Hangout with Carolyn Moos

Google + hangout with former Stanford Basketball player, WNBA and USA National team member Carolyn Moos. Carolyn shares her stories growing up as a player and how much she enjoys being a CoachUp coach.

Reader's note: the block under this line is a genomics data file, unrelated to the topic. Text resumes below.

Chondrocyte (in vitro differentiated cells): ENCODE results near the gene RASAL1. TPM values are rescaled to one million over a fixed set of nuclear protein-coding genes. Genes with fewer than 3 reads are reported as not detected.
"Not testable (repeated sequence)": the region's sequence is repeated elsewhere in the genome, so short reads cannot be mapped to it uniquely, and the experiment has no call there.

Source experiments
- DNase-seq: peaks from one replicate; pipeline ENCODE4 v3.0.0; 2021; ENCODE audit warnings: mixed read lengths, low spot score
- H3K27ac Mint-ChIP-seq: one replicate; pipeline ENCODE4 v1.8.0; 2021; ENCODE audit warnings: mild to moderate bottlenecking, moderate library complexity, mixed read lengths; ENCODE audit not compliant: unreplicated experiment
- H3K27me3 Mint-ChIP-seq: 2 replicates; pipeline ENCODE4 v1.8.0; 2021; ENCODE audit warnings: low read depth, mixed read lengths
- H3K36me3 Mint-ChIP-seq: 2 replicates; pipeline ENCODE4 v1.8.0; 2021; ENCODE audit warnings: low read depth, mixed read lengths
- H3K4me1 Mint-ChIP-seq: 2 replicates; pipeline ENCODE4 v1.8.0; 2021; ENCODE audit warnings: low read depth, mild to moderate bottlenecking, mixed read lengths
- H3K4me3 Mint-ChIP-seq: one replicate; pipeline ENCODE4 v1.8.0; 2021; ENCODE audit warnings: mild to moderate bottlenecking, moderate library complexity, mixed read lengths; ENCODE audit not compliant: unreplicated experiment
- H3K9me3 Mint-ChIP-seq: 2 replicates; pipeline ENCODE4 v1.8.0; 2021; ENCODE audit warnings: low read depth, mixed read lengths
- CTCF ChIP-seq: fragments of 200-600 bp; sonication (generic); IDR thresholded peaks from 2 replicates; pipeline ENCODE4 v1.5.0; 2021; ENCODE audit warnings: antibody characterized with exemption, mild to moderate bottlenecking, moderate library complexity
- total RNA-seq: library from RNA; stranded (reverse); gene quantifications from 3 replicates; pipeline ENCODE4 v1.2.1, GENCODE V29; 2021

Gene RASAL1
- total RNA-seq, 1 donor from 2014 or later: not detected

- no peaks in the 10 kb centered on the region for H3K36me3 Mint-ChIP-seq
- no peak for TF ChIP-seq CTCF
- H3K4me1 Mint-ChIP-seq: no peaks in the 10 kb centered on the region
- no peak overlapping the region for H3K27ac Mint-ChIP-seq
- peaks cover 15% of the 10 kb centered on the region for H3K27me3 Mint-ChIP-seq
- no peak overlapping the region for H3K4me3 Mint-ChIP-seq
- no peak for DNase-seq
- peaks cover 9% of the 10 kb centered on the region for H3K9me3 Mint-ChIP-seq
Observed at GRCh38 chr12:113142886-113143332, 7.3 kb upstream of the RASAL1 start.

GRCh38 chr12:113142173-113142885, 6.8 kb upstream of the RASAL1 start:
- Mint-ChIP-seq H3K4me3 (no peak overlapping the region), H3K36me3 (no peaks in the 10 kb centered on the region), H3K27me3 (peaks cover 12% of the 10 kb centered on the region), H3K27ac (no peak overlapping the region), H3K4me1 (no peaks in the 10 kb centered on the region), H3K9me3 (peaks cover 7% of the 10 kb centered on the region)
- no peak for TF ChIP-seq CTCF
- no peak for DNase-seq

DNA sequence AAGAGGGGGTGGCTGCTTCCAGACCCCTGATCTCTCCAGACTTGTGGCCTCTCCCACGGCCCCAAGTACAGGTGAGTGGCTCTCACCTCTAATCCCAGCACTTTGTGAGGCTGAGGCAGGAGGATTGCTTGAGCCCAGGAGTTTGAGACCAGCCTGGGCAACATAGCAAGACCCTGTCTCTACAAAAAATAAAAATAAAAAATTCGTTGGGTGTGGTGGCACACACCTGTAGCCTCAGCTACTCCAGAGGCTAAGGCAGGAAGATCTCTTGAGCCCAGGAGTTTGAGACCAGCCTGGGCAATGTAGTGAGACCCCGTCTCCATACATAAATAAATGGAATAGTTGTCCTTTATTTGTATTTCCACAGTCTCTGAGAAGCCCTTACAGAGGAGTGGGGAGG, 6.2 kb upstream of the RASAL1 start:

Host: Hey there CoachUp folks, welcome to our Google hangout with Carolyn Moos. You might recognize her mug from her days on the WNBA, she was also a Stanford alum and she is also a CoachUp coach with us now. So we’re here to chat with Carolyn, get to know her a little bit, follow up with her to see what she’s getting up to these days and talk to her a little bit about coaching. Carolyn is coming in from Arizona and she is a trooper, we kinda messed up on that time change over here, spring ahead got us a little bit crazy so Carolyn, thanks so much for being here. Carolyn: Well thank you, it’s great to be here, I think the world of CoachUp and obviously I really enjoy working with your athletes that come through CoachUp so I’m excited to be here today. Host: Cool. Well, we’ll get started. Per our usual sort of format we have a few questions to get to know you better. We’ll also throw in a couple questions that are submitted via Twitter, Google+ and Facebook, and then we’ll take it from there if that sounds good to you. Carolyn: Sound great! Host: Alright, so Carolyn, you’re known for basketball, so walk us through how basketball started in your life: when did you start playing, and did your parents sort of have an influence in your longer term career? Carolyn: Absolutely. You know what’s wonderful with my parents was they never put pressure on me and I think that’s very important. I’m yet to be a parent, but when I am I think it’s very important to give children an array of opportunities, whether be gymnastics, or golf, or tennis, or soccer, or football, or whatever it is and in fact, I have a older brother and I ended up playing every single sport he played up until about sixth grade. For some reason I wanted to emulate him. I really looked up to him, so I became six foot in sixth grade, and that’s relatively tall as you can imagine as a sixth grader. And so my coaches came up to me and said:” hey you know, you’ve played every single sport except for basketball, why don’t you give it another try?” And I definitely remember the very first practice I came running home and I said “mom and dad, I love this game, I don’t want to play anything else for the rest of my life.” So I pretty much fell in love with the game of basketball and it combines athleticism, with rhythm, with coordination, with running. To be honest with you volleyball was fun, but it wasn’t enough running for me, and I like getting up and down the courts so I just fell in love with the game. And that’s something else I tell children is that you have to love what you do. Absolutely love every minute of what you’re doing, never feel pressure, and in that, you’ll work harder because you’ll lose track of time working hard. It becomes literally a part of your DNA at that point. So my parents were very supportive, my mom is very proactive, and so she found the best AAU teams, she found, I was on a national championship team, we actually won Nationals, so the best team in the United States for our age division. Of that team, four of the athletes went on to play in the WNBA. So it was a pretty phenomenal experience, and that was only two years after I started playing. A lot of kids say: ”hey, when did you start playing?” I tell them end of sixth grade, they don’t believe me, they said between sixth and eighth grade you became this great? Only in a year and half or two years? And I said I was pretty much a gym rat, I mean, I was in there three or four hours every day, you know maybe taking a day off a week, but my parents literally had to pull me out of the gym and that’s how much I loved it. So I think that’s what it comes down to, it’s just loving what you do. Host: Well so great to see you have parents that supported you, but I can also imagine that in a long career such as you mentioned AAU, through your first team that you had a lot of great support from your coaches. So curious to hear, since we are a private coaching company, was there ever a team coach or coach that give you sort of this one piece of advice that has some mantra that you sort of live by or build into your identity these days? Carolyn: I can honestly say every single coach that has come into my life has changed my life forever. My parents are wonderful, my older brother, wonderful, great role models, huge influence in terms of sport psychology and supporting me. But it does take an outside person, someone outside of the home, especially a coach, who understands you academically, who understands you socially, who understands you athletically and can really bring the best out of you. So I have three that come to mind. The first was my seventh grade coach, she was actually six foot six herself, and her boyfriend at the time was six foot eight. And they would both work with me one on one, and I was very fortunate to not only play in team sports, but to earn my right to have lessons. You know, and that was something I didn’t take it for granted. And I said this is my opportunity to work one on one on my personal development, despite the fact that you have ten to twelve athletes on the team, you need to take off season and work on your personal development so that you can bring back more the next season. And this particular teacher was actually my seventh grade science teacher as well as my basketball coach. So she saw me socially, she saw me academically, and she also saw me on the basketball court throughout the entire day, and that’s a very special experience for someone to see you in all facets, so that they can understand how is this person gonna grow and how are they gonna get to where they need to go within two years, because I have very specific goals, I said I want to play for the best AAU team, and I want to win Nationals, and I wanna see have all college coaches to see me by the time I am eighth grade, and that was a pretty intense goal given the fact I just started playing, you know, the end of six grade. And she was a huge influence. Another one was an older gentleman, he and his wife actually worked with me, and we worked on a lot of skills, this was eighth grade through eleventh grade, and I would say I had lessons two or three times a week, where I would bring in other players and it’s so funny because he ended up bringing in six eight guys, six nine guys to play against me and I never won. I mean to be honest with you I maybe won ten percent, five percent of the time. We’d play one on one, we’d do post moves, we’d play pick up, up and down, play coed pick up, he would help organize everything and he says strategically I’m putting you in the most challenging experiences so that when you step on that court, you won’t be intimidated by anybody. And to this day I can say when I played in the WNBA, I’ve played against seven foot two girl, I’ve played against six ten girls, you know, I’m here at, six five, six six, and I said that’s nothing you know, I’ve done this before and, so I thank him for creating those top experiences, you know and teaching me at such a young age not be scared and not be intimidated. And then my high school coach. We did win State and that was a tremendous experience because my particular school is an incredibly challenging academically and we went from losing by 30 points a game, and I wasn’t a part of that team at that time, to within two years beating people by 20 or 30 points. So it was a huge turnaround within my school to make such a successful athletic program, given an academic environment, not to say you can’t have both, but we did have a discrepancy in talent for about three or four years prior to me entering my ninth grade year. So that experience in and of itself and having him as my head coach. He was also six foot eight, and he would come in and play against me in our practices, so that made me a lot better as well. So those three coaches really had a tremendous impact, and then not to mention obviously my Stanford coach, phenomenal people, very intense, they coach the Olympic team so that you can imagine. And my USA basketball coach as well, another intense person, and I would also say my WNBA coach for the Miami Heat, he actually currently coaches the Miami Heat as well. So all of those combined were very good experiences. Host: Yeah, and it definitely sounds like a theme across all your coaches in your chain has been resiliency and just, you know, putting yourself in places where you have to rise to the occasion whether it was confidence or physically. Carolyn: Absolutely, absolutely. And I think it teaches you to really turn within, and persevere, and also the intimidation factor, never looking at your competition and saying they have something on me; obviously being realistic, when I played against my older brother I was very realistic that, for three to four years, that I would probably never be as strong as he is gonna be, you know, and I was never gonna, you know, beat him every game but I knew it would make me better. So I think contextually relevant goals is always important to say, ok the context is here is a person two years older than me who plays football and hockey and you know, he’s probably gonna make me better but I’m never gonna win and it’s okay to do that. To be okay with somebody pushing you to that extent. Host: So the next question is somewhat inspired by some of the questions we collected from Social Media, so this one’s two parts. Scott, he’s an awesome supporter of ours out in Colorado, he actually was curious about your tips for ex athletes, who are continuing transitioning to the next stage of their lives and careers, I thought perhaps you could give some advice but also share what it is that you’re doing after your professional career. Carolyn: Yeah, that’s wonderful. I think the biggest thing that I see as a professional athlete going into your next step, next career, is time management skills. I very much am into utilizing your time to its fullest capability, I don’t watch TV very often, I’m always managing my time so that I can optimize outcome. For me, lifestyle choices are huge. I personally value sleep. Sleep allows you to perform better mentally and physically, hence why I don’t watch that much TV because by the time you end your day you already have nothing left other than to pack and get ready for the next day, so for most athletes you have to switch your time. Let’s say you are an NBA athlete, an NFL athlete. A lot of times when you have road trips, and videos, and games, your lifestyle shifts according to your sleep patterns, and so you might have down times before a game, and then you’re expected to go until eleven o’clock at night. And then by the time you’re amped up after the game it’s hard to wind down, and you know, get ready. So for me getting up early is important, you know obviously, stepping into the corporate world. I’ve always worked out early, I enjoy getting up early, either at 6:00, 6:30, in the morning and typically that’s when I rise, you know to workout before work and I always workout five days a week you know before work and on the weekends I’m even up giving basketball lessons and training people. So I think managing your time so that you optimize your lifestyle choices. Also nutrition, you know, if you eat healthy in the corporate world, you’re going to think better and function better. And I also think exercise helps as well, so you know, you can still be an athlete, but alter the time to do physical activity and taking a break, you know, among two meals. And also I think a bigger component is taking your role on a team and transferring that to a team setting in a corporate world and being okay with learning again, that’s the biggest challenge I see professional athletes having is being the rookie again. You know, you take someone that’s been in the leadership role for eight to ten years and they’re the starting center on so and so’s team, then you ask them to learn how to live stream and they have no clue where to start. Sometimes the humbleness factor has to come into play, and being humble, and being able to absorb new information, and being that person to say, look, I know I’m new here, and I’m ready to learn, please show me the way, I’ll do whatever it takes to start from the bottom and work my way up. And I think that’s something like a kind of a learned skill, something for the professional athletes as they transitioning. I also feel that once you’ve learned a skill, is learning how to teach. A lot of pro athletes, the lead athletes don’t necessarily, unless they run youth camps, learn how to teach themselves. So taking your expertise and transferring it down to the next level of talent, is very special. You know and most corporations and groups of people enjoy that skill set because it allows them to be mentors again. And I think a lot of athletes have a hard time once they’ve reached the highest level, you know at the very very top, to learn how to do that in a corporate setting. I personally love it, you know, I love learning new things, I love, you know, technology. I’ve worked for a live internet streaming company, it was just so much fun, to be able to teach our up and coming talent how to do your things, and you feel very accomplished. I think most athletes are very competitive, and when they learn something that they feel is highly valuable within their organization to be able to translate that and replicate that is a very rewarding experience, and I think that’s what athletes miss the most, they miss competition, and then they miss the challenge of learning things that are new and really, you know challenging. So I think that the biggest thing for athletes is to combine humbleness, work ethic, time management, the ability to teach, the ability to replicate that which they learn, and the ability to move up the ladder in a way that is progressive, yet also patient. You know, I think athletes obtain things so quickly, they’re used to applying their skills and then overnight really, you know, excelling pretty rapidly, and they need to learn how to slow down and absorb everything so that they can grow at a consistent rate. Host: Yes, and what I love about your advice is it touches upon you know, mind, body, soul, physical motion, about time management, and it’s not ironic that these are the same skills you need in order to succeed in athletics I mean, you know, the CoachUp mission really embodies sort of that idea of changing kids lives, all of us. So all the lessons you learn in sports, and it’s just about a transition and applying them in different settings. Whether that be corporate, or you know post-collegiate or whatever your endeavors might be. So I think it is awesome awesome advice, especially the getting up early, I’m gonna try working on that myself. Baby steps though. We got actually a loaded of question from Google +, so we’ve been actually talking about top performing athletes, and often top performing athletes end up in the coaching field. She actually commented on our hangout invite and she wants to hear about examples, if you’ve had any, of maybe coaches that weren’t necessarily the best or played at the highest level that still were effective coaches. So embedded in there’s sort of the question: is a good coach always having to have experience playing at the very highest of levels. Can you still be a good coach, but maybe didn’t play in the NBA, or WNBA? Carolyn: These are great questions, because I have those coaches. You look at Tara VanDerveer, she is a great example of this. She actually openly kind of jests about it, in a very playful way, but she said she was only known for being the best screener on her team. That’s the highest level she’s ever played but she is brilliant, you know, when it comes to Xs and Os, I think it comes down to passion, understanding, and also studying the game. So I do believe that some coaches who have not played are excellent coaches. Let’s take the NBA as well, you know you see these young coaches that have started, the youngest one that I saw have some experience was coach Frank, you know when he coaches for the Nets, you see some of these young guys coming in, and the biggest thing at the highest level is respect. You have to have the respect to your players. If you don’t have respect, it becomes very challenging to change them, to mold them, to get their attention, and to make them play together as a team. So if you know the game, and you layout a very strategic plan, most athletes respect that. If you’ve played, you have built in respect coming in so the danger there, I feel, is that you won’t back that up enough with studying the Xs and Os, having a strategic game plan, getting a video down every night dissecting what’s occurring in the games, so sometimes you can use your plain experience, somebody potentially could, as a way to mask the inability to really execute and really do your job to the fullest ability. So my coach Tara being the best example, she loves the game, she just you know obviously didn’t play all the way up to the Olympics or anything that she’s coached, yet she literally would spend eight hours watching video straight, she couldn’t put the videos down. We’ve been on road trips, she’d be up till two or three in the morning, you know, thinking about what would we could do better here, it’s literally a part of her DNA, like she could not stop coaching. It would be literally the worst, you know, nightmare in her life if she had to stop coaching. I think it comes from wanting to do so well about what you do, that you’ll learn how to do it better than somebody else, and that she’s very competitive in that way, she said okay if my team doesn’t win it’s what am I doing wrong? She takes ownership about of that, and so I think the best coaches take ownership of their wins and loses, they also realize again having the respect of their players, how am I gonna extract that on a daily basis, and also being strong enough that if you do have one athlete or two athletes that are bringing other players down to say maybe this player is not a good fit for our team and how am I gonna change that. So I think some coaches are intimidated, let’s say you have a star NBA player and he came to your team, yet he’s causing issues. Are you gonna be strong enough to go to the GM and say you know what, I don’t think this player is really doing a good job for our team, what can we do to change that. So I think if you’ve been an ex player, it’s much easier to say those things. Because the GM would say oh okay, I get it, you’ve played, you probably understand the chemistry, but maybe if you haven’t been a player then the GM would say, I don’t know why you think that, he might question it a little bit more so I think, you know, transitioning into a coaching position does not require that you’ve played in the highest level, only because I’ve been at the receiving end of the phenomenal coaches that have not done that and yet they’ve been the best coaches I’ve ever had. And it’s interesting, I think you can have both but it’s not actually about both. Host: So talking a lot about coaching whether that was team coaching, or private coaching, but you’ve actually embraced the digital way, you are partaking in virtual coaching, you use fitforlivinglife.com, to meet with clients, and manage your virtual coaching businesses. Can you walk us through what digital coaching kind of looks like from nutrition and the actual physical coaching part? Carolyn: Absolutely, so on my website, fitforlivinglife.com, what I do is I analyze people’s logs in terms of macronutrient profiling, glycemic index, and it goes through text, email, phone, even a live stream. Typically text is very efficient because people are so busy that what I do individually is I have them snapshot images of their meals and they text it to me throughout the day. So that requires no downtime, no writing, no, oh I forgot, what did I have at 10 AM this morning, and it keeps people on point, and that works really well through the internet because I can share photos of ideal meals versus what they’re having. And then also in terms of the virtual training, I do Skype yoga, which works very very well for teams, literally with a great webcam you can have a lead person and 10 to 15 people behind them, I think eventually Facebook is working on this so that you can have different compartments for each person joining, so it’ll zoom in for their performance. So as a teacher I would actually have 15 windows open, and I’ll be able to zoom in, you know on their particular stands and analyze their performance. But Skype yoga is great, it works very very well. And also in terms of submission, I think a lot of people again are very busy, and they need to be held accountable and so I have virtual calendars and text reminders, that are built in, to remind them the night before and the day of, and I think it’s very important for people to feel that they are gonna be held accountable, but it’s also gonna be convenient. That is another factor that I found the technology really helps with is the convenience. And someone after a long day they don’t want to battle the noise of the gym, they don’t want to drive the extra 10, 15, 20 minutes to go to the gym, so they can pull out a yoga mat, workout straight from home, or possibly right before work, you know, just wake up, alright I’m ready to do my workout, and then get on with her day. I think that’s quite helpful. And I think technology, the only downfall is the interpersonal communication component, there’s something special especially with basketball skill development obviously, you know being there one on one talking, asking about how’s homework going, how’s school going, and then really being there to correct their skills, in person, face to face, hands on, you really can’t replicate that in terms of basketball skills development. But I do feel the other parts are very feasible, to be successful. Host: So that applies to all of your offerings. Carolyn: Absolutely, so I think nutrition, cross-training, and then sports skill development, if you are a student athlete, are very important. If your are a general, let’s say corporate wellness types of a person, nutrition, the training piece, and then also just the scheduling. A lot of people have a hard time as we get older and have so many pieces of our lives coming in, especially mothers, parents, they have children’s schedules, their own schedules, school… you know, they need to have a built in program they know their every week, at the same time, that’s gonna be easy for their lives. Host: So you’re saying I need to book some sessions with you so that I can make my schedule easier. Carolyn: Absolutely! That would be great! And it’s really easy too, to have something where you are again, you’re saving at least 40 minutes on commute time to try to get it done. I found that that’s probably the biggest factor. Host: And it looks like you have a holistic of sort of view on offering some benefits with virtual coaching, whether it’s offering the Skype yoga, but also recognizing the value of one on one coaching, after all, CoachUp is a one on one private coaching service, but we definitely recognize and support the mission for everyone to live a healthy lifestyle. So whether that’s yoga while you’re near your bed that’s three step away, or you know, working in new sport, or meeting a new coach, there are always ways to get fit, stay healthy, and always eat nutritionally well, you know I don’t do that the most of my time. So Carolyn, we are wrapping up here but before we go I just want to mention again, fitforlivinglife.com, you can find information about Carolyn’s bio, all of her credentials, she has a stacked resume, so go check that out, as well as all the offerings in her coaching, if you will. Caroline, it has been a pleasure, I look forward to doing more of these. Perhaps a Skype yoga session is on the books, thank you again and look forward to hanging out with you once more. Carolyn: Wonderful, I think the world of CoachUp I encourage all the coaches out there that are curious about it to get signed up, you put in your geography, put in your expertise so that really kids can find you based upon their specific needs and their interest in finding the coach perfect for them. I’ve had a wonderful experience with the athletes that have come through you, had wonderful experience with their parents, and plus it’s extremely convenient. You know for me the reminders, the scheduling, everything about it, the app, it’s just very very convenient. So I encourage everybody to check it out as well. Host: I don’t know how much better it gets than that, I didn’t even have to say it! Carolyn it’s been a pleasure and we’ll talk soon. Carolyn: Absolutely thanks so much! Host: Bye. Carolyn: Okay bye.